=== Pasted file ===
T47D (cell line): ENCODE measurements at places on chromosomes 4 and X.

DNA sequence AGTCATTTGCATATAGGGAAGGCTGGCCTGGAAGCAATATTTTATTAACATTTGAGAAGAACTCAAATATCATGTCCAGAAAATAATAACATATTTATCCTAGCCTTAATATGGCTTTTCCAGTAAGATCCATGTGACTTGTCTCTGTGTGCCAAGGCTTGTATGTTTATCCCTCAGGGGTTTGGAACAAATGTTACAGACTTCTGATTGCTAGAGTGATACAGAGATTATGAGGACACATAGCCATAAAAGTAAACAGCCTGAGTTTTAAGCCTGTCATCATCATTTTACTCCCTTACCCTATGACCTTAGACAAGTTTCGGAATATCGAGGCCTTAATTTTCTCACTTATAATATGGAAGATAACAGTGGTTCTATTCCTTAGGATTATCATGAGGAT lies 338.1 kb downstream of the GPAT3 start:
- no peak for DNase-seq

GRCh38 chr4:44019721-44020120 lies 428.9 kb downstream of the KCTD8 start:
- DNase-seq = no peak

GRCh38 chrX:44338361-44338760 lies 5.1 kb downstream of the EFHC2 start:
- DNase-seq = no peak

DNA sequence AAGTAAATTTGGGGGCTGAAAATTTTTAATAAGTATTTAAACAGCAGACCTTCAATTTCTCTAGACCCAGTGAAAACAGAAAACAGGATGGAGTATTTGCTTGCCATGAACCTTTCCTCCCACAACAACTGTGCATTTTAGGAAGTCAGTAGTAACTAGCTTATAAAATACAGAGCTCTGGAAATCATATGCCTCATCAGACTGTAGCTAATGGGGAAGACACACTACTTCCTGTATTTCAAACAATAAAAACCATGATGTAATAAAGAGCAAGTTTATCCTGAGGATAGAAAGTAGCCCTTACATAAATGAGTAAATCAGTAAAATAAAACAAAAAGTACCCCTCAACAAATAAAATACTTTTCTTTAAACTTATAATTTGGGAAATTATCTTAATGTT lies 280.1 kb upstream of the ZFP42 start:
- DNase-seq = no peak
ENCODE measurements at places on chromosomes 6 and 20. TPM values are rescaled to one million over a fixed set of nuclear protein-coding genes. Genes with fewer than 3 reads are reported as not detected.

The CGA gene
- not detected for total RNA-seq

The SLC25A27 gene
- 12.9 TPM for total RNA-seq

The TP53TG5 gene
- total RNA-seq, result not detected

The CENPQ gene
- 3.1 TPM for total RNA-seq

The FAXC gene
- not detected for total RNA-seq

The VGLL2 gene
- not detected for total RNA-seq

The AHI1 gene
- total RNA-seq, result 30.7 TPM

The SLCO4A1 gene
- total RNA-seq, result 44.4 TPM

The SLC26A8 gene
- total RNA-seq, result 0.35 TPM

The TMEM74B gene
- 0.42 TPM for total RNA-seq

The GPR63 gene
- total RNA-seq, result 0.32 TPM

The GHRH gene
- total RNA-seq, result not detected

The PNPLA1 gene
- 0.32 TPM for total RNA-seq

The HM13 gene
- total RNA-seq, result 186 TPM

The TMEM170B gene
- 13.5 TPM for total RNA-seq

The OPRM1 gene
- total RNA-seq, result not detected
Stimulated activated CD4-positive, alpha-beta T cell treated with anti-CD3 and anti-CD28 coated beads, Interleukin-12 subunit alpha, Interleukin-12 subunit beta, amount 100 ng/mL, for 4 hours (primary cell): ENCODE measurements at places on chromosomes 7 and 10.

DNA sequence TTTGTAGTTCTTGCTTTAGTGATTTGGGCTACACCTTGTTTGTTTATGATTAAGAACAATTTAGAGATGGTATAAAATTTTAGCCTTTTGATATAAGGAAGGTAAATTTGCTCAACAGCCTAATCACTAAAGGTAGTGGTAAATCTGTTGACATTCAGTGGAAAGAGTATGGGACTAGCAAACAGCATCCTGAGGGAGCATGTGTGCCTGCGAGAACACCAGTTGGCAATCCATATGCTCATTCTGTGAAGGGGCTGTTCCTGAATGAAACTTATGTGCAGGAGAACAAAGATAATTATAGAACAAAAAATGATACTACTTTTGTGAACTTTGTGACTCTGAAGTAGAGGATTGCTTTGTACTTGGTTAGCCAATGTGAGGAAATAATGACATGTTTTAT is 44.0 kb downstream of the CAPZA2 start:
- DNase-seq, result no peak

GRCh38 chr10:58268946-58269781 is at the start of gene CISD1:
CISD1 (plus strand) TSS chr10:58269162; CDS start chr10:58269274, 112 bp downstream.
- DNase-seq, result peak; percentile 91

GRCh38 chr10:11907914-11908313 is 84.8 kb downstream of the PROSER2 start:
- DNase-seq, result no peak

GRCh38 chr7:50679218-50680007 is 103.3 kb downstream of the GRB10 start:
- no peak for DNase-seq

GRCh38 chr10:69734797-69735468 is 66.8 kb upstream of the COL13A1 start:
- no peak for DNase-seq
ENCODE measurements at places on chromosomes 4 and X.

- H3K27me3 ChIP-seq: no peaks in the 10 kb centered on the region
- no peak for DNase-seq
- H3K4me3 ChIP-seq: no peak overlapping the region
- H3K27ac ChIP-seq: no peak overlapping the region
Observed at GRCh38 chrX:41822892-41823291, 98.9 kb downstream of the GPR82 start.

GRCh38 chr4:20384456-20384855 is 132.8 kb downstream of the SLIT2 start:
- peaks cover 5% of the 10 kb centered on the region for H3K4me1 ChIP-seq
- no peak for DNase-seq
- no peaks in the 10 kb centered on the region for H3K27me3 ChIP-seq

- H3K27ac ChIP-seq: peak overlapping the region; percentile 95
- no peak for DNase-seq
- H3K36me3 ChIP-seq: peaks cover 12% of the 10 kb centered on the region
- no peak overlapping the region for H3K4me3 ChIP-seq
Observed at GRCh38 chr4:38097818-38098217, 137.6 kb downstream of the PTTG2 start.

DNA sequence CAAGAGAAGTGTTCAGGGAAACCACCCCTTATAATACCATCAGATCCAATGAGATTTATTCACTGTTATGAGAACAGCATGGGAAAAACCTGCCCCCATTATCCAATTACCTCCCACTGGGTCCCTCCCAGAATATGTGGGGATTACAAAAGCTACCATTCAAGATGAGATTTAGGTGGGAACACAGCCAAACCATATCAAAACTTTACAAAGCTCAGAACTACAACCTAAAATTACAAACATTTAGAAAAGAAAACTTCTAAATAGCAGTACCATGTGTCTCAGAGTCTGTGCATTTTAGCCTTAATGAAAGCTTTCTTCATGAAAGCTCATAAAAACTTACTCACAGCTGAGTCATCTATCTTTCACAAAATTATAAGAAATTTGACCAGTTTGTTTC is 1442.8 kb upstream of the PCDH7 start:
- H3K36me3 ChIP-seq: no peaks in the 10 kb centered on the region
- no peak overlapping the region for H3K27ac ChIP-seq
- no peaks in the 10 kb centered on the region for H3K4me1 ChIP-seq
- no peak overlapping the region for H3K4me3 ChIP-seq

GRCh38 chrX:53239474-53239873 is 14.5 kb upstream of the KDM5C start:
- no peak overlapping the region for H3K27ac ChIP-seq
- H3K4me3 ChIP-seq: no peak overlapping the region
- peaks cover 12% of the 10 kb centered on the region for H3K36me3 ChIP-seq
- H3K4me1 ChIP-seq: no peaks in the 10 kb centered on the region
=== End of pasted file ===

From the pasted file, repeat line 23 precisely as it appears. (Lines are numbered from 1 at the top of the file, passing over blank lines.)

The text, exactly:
The AHI1 gene